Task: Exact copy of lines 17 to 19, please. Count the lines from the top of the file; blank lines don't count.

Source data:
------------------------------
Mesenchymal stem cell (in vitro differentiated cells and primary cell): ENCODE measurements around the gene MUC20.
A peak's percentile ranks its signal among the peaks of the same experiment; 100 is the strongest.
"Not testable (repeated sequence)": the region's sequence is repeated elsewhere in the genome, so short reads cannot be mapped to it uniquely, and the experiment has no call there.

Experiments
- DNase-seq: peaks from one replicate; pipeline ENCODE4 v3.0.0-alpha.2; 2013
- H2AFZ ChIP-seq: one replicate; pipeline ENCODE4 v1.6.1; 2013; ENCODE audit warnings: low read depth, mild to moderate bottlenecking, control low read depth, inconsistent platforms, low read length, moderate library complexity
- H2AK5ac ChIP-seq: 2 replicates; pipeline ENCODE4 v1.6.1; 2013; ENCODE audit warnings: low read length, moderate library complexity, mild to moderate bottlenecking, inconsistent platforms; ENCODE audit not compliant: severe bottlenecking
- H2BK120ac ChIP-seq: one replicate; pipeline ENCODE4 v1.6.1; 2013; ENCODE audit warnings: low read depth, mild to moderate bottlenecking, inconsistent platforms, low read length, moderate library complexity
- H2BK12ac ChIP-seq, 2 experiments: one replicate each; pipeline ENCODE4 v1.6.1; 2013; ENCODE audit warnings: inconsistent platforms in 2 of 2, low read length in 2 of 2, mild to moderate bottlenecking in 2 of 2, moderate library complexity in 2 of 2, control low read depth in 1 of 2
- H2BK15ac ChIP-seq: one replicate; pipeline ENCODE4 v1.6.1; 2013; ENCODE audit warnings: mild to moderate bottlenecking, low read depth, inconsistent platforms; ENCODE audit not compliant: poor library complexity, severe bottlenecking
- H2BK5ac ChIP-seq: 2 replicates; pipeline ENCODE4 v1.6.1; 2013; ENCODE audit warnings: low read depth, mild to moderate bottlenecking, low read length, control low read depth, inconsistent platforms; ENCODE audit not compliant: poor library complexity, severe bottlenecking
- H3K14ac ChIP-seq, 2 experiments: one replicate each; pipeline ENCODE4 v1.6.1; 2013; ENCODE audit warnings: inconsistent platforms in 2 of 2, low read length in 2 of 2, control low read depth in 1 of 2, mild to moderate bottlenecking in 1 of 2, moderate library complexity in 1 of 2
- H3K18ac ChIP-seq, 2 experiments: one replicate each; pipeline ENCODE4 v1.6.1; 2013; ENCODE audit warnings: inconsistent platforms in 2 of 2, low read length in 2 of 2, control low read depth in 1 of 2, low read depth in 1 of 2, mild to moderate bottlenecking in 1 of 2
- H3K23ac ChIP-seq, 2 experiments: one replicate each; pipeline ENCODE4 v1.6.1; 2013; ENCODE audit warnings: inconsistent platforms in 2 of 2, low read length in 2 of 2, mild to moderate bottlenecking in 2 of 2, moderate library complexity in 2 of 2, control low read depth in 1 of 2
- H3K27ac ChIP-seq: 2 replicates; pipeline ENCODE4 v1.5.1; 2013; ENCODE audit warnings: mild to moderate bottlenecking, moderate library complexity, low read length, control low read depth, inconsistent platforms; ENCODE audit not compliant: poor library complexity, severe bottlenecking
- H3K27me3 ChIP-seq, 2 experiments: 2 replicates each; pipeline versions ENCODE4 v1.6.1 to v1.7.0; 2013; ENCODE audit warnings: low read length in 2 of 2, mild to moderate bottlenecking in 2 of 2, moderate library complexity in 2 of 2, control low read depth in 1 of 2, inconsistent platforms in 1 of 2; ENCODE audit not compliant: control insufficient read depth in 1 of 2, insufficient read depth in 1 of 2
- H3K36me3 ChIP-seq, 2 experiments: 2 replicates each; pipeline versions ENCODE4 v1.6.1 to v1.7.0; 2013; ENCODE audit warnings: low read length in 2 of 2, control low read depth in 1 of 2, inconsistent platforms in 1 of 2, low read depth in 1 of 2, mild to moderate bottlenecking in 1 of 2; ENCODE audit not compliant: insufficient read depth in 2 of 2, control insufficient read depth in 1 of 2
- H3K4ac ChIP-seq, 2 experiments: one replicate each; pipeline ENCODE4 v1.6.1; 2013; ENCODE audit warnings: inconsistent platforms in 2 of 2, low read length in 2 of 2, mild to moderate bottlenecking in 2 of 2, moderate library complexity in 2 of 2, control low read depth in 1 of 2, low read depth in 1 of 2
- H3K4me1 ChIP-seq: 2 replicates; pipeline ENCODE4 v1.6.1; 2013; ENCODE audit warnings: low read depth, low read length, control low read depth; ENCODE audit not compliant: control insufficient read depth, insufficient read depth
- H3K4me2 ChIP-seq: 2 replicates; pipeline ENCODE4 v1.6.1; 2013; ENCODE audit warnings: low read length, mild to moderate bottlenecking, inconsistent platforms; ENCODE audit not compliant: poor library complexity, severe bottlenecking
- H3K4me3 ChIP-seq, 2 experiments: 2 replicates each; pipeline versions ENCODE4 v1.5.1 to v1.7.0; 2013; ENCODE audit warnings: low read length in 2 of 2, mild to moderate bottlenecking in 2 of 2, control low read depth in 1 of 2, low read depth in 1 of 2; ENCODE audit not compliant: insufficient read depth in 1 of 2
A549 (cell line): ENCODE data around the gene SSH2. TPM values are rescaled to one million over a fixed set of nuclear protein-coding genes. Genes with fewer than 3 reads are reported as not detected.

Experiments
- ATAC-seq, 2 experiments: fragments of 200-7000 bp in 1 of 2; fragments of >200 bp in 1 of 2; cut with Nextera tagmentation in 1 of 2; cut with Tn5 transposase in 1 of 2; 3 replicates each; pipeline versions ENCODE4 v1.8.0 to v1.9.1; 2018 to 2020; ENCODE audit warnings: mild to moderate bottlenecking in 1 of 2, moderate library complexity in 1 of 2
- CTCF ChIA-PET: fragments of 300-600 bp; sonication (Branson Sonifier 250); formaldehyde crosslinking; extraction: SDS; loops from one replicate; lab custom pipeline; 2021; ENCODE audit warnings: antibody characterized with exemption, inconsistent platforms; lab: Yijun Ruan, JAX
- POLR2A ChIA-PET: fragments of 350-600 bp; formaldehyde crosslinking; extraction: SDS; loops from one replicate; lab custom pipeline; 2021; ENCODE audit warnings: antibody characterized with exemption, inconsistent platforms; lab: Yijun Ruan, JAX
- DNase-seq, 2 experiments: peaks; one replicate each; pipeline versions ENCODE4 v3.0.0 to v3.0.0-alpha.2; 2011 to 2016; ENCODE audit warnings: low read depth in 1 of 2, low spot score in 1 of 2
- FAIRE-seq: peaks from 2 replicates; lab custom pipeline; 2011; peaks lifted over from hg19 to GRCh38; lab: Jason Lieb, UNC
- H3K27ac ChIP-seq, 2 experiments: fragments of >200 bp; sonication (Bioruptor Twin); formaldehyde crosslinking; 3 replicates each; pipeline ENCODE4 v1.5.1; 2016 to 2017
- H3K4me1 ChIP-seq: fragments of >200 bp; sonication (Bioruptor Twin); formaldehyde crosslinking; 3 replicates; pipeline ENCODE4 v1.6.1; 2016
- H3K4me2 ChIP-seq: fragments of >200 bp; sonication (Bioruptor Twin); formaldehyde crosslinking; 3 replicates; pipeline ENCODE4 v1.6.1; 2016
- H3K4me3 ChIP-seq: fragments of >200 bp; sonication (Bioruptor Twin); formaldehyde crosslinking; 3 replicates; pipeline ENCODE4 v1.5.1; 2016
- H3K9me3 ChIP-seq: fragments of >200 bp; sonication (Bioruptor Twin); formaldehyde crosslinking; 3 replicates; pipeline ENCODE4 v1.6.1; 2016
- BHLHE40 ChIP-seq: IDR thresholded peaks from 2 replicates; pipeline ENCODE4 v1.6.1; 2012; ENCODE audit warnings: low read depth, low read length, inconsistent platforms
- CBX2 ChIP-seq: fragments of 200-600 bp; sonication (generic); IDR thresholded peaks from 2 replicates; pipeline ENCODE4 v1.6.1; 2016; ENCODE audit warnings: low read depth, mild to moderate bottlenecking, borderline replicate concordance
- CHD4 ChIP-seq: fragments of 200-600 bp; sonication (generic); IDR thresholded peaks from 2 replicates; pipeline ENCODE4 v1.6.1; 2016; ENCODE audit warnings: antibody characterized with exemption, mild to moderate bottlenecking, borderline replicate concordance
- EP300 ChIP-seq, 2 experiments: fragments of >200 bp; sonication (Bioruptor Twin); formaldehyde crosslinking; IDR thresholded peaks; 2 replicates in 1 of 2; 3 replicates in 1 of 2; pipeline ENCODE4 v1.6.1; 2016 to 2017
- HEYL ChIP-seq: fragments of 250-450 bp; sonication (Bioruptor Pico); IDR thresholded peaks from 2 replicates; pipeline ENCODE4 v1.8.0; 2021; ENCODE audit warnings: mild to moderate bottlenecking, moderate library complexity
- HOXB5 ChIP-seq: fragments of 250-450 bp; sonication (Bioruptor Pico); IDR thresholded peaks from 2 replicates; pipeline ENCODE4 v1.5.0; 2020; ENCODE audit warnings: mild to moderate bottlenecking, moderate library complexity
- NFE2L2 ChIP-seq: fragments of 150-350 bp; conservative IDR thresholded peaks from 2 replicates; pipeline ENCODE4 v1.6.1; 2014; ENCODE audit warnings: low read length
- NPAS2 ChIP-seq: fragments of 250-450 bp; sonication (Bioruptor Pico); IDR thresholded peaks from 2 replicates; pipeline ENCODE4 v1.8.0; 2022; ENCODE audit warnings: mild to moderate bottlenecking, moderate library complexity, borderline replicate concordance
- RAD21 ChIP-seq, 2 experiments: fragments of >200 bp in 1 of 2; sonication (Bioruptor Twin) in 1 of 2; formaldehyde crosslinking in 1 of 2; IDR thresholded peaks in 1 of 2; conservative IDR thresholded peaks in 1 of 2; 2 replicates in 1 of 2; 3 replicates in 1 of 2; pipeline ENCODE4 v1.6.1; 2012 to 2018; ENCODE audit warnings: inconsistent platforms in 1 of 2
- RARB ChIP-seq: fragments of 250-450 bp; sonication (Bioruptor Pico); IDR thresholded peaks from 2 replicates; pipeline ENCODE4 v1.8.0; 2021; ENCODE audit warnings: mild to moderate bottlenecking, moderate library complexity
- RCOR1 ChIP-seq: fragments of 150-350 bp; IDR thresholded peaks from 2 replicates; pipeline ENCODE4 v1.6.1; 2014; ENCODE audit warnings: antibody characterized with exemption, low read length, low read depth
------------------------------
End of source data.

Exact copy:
- H3K36me3 ChIP-seq, 2 experiments: 2 replicates each; pipeline versions ENCODE4 v1.6.1 to v1.7.0; 2013; ENCODE audit warnings: low read length in 2 of 2, control low read depth in 1 of 2, inconsistent platforms in 1 of 2, low read depth in 1 of 2, mild to moderate bottlenecking in 1 of 2; ENCODE audit not compliant: insufficient read depth in 2 of 2, control insufficient read depth in 1 of 2
- H3K4ac ChIP-seq, 2 experiments: one replicate each; pipeline ENCODE4 v1.6.1; 2013; ENCODE audit warnings: inconsistent platforms in 2 of 2, low read length in 2 of 2, mild to moderate bottlenecking in 2 of 2, moderate library complexity in 2 of 2, control low read depth in 1 of 2, low read depth in 1 of 2
- H3K4me1 ChIP-seq: 2 replicates; pipeline ENCODE4 v1.6.1; 2013; ENCODE audit warnings: low read depth, low read length, control low read depth; ENCODE audit not compliant: control insufficient read depth, insufficient read depth